Relativism In Toni Morrison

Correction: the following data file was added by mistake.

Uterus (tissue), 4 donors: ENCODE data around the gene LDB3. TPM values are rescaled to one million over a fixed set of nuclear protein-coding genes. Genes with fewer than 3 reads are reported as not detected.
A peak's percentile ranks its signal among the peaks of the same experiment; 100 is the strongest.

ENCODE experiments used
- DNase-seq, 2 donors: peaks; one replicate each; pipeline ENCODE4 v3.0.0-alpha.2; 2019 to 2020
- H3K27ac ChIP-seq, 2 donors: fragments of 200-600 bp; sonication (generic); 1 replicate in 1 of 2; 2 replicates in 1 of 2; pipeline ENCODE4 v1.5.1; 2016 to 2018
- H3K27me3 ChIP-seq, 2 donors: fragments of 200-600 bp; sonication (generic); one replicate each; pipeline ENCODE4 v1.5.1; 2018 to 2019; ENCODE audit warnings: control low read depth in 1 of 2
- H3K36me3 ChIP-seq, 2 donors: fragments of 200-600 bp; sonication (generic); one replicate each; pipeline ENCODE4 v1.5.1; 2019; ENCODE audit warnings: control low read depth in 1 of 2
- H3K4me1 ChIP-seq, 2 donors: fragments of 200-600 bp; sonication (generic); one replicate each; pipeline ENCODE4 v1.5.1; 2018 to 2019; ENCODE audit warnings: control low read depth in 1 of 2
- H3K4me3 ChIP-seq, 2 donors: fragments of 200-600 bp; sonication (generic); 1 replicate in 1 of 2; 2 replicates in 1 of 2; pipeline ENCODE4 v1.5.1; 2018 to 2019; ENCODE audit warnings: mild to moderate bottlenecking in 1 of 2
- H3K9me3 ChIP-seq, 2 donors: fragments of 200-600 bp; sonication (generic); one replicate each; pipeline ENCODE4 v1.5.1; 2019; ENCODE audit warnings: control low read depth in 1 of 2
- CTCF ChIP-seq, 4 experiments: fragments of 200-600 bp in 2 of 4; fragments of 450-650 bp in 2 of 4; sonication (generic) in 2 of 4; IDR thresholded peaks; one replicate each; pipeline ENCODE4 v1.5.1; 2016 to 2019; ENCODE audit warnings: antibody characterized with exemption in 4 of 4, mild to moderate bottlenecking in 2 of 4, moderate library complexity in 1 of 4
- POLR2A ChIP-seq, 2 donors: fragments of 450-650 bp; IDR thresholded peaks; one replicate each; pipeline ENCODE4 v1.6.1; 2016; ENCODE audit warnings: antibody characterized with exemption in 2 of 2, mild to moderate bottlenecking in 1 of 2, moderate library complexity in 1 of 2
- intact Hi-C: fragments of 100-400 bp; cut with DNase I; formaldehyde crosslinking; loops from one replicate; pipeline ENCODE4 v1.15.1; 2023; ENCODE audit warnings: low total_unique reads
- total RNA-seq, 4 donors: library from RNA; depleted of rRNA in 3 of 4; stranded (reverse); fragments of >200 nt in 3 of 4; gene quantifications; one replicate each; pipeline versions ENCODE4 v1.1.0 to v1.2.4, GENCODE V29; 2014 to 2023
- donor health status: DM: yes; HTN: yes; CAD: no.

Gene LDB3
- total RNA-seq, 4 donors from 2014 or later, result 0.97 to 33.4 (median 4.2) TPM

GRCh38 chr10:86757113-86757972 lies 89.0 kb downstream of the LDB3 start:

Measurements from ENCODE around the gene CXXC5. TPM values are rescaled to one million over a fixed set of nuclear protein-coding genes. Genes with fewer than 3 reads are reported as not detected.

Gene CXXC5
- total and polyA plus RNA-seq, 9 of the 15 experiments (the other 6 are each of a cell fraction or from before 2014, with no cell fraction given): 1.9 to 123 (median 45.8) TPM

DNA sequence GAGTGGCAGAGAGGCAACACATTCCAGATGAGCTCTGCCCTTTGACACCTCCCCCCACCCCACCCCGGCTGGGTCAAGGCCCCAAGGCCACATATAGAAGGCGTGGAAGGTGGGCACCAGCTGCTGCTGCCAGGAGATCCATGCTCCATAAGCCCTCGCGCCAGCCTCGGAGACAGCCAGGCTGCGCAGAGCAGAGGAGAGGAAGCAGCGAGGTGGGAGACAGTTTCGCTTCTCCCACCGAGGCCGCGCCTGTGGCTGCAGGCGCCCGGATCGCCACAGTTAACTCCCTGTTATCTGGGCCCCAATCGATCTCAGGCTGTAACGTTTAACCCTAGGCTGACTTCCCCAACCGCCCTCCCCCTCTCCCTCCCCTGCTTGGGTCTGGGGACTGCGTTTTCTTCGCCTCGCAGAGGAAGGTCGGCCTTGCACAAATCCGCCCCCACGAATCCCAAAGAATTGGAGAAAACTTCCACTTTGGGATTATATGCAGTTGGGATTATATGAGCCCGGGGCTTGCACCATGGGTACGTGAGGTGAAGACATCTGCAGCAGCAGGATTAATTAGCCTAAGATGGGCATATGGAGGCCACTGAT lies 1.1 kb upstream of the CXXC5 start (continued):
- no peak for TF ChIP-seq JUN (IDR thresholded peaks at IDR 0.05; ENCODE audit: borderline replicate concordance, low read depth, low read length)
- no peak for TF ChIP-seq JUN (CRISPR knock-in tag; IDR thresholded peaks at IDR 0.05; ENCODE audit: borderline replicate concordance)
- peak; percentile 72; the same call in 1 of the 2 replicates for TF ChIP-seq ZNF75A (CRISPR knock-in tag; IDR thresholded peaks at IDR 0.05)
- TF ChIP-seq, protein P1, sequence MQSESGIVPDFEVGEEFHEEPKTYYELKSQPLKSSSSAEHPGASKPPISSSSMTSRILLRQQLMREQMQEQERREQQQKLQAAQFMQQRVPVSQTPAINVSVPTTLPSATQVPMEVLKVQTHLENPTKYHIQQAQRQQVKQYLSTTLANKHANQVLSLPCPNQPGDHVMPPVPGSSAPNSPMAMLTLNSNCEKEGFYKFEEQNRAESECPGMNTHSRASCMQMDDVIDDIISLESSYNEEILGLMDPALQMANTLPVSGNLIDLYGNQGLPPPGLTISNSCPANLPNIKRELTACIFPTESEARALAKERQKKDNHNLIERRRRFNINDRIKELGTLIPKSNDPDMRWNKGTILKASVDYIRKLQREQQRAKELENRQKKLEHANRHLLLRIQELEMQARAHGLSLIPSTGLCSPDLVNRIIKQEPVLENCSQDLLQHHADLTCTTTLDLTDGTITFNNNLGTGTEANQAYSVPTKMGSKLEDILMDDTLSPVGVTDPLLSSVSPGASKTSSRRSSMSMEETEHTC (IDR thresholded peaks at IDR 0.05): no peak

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Among many characteristics of postmodernist thinking, an especially crucial one is relativism, the concept that one individual’s understanding of the world differs from another’s due to his personal experience. Each person experiences his own, albeit biased, version of the truth, informed by his background and cultural identity. Relativism finds its start in post-World War II America, a time when cultural identity becomes more prevalent and informs the way every person interacts with his surroundings. People begin to use many different labels and identifiers to create quasi-tribal cultural groups, and the public values the idea of diversity. The postmodern principles of relativism, cultural division, and diversity, in turn, lead writers like Toni Morrison, an influential African-American author and Nobel Prize winner, to tell stories based on perspective. Often focused on various aspects of identity, these stories showcase the many cultural groups of America. They commonly feature how details of a person’s character impact his life experience and view of the world. As a postmodernist, Morrison uses fragmented narratives, a technique often characteristic of modern works, to convey this type of storytelling. By introducing the plot in non-chronological order, she shows how every piece of her characters’ pasts leads to their present. She centers her novels around race and gender as identities that affect her characters’ lives, placing emphasis on their familial and historical

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